Chapter 22. Windows Versus Your Programs
You probably didn't buy your PC for the joys of running the Windows operating system. Heavens, no! Forgiving Microsoft's battalions of attorneys, who insist that the operating system is anything and everything, an operating system is merely the main piece of software in a computer. An operating system has three basic duties: to control the hardware, to manage other programs and information, and to interact with you, the human.
The real reason you bought your PC was to run other software: to word-process, use the Internet, use Photoshop to make your thighs thinner, and play games, for example. The operating system has a big role in all that: Sometimes it's the hero; sometimes Windows is the villain. This chapter helps you determine which character the operating system is playing and how to deal with the consequences.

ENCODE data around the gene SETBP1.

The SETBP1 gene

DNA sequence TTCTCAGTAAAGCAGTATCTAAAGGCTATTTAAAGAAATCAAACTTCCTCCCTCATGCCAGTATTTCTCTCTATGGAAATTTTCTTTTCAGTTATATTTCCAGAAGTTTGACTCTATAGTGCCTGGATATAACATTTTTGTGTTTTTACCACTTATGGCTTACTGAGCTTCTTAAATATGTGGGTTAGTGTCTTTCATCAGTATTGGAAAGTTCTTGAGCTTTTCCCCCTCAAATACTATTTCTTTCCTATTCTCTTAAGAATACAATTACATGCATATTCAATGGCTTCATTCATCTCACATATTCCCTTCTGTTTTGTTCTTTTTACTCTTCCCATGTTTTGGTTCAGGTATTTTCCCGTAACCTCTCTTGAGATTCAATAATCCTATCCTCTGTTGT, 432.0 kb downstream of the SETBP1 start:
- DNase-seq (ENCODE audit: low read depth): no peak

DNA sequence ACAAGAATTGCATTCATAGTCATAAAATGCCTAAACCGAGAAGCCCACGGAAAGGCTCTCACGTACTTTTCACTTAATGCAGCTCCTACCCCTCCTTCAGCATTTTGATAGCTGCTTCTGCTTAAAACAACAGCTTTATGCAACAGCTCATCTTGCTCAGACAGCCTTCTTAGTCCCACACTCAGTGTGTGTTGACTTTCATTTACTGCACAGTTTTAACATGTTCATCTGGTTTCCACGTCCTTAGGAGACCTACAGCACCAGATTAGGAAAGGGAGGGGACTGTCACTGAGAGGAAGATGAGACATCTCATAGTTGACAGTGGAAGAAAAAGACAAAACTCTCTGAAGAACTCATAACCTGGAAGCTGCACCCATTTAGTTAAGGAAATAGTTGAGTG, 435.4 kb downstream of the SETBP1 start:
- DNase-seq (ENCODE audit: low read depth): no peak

Programs Run Amok
Software can go loopy. In fact, loops are the main reason that software tends to hang up and go to town. In programming parlance, a loop is a section of code that repeats. Good programming mandates that at some point or under some condition, the loop gracefully exits. When a loop repeats endlessly without any possibility of exiting, it's known as an endless loop or infinite loop. Although it must be fun to observe at a subatomic level, it's not a very productive thing.
The following sections cover what to do when a program gets loopy or runs amok.
The headquarters of Apple, makers of the Macintosh computer, are ...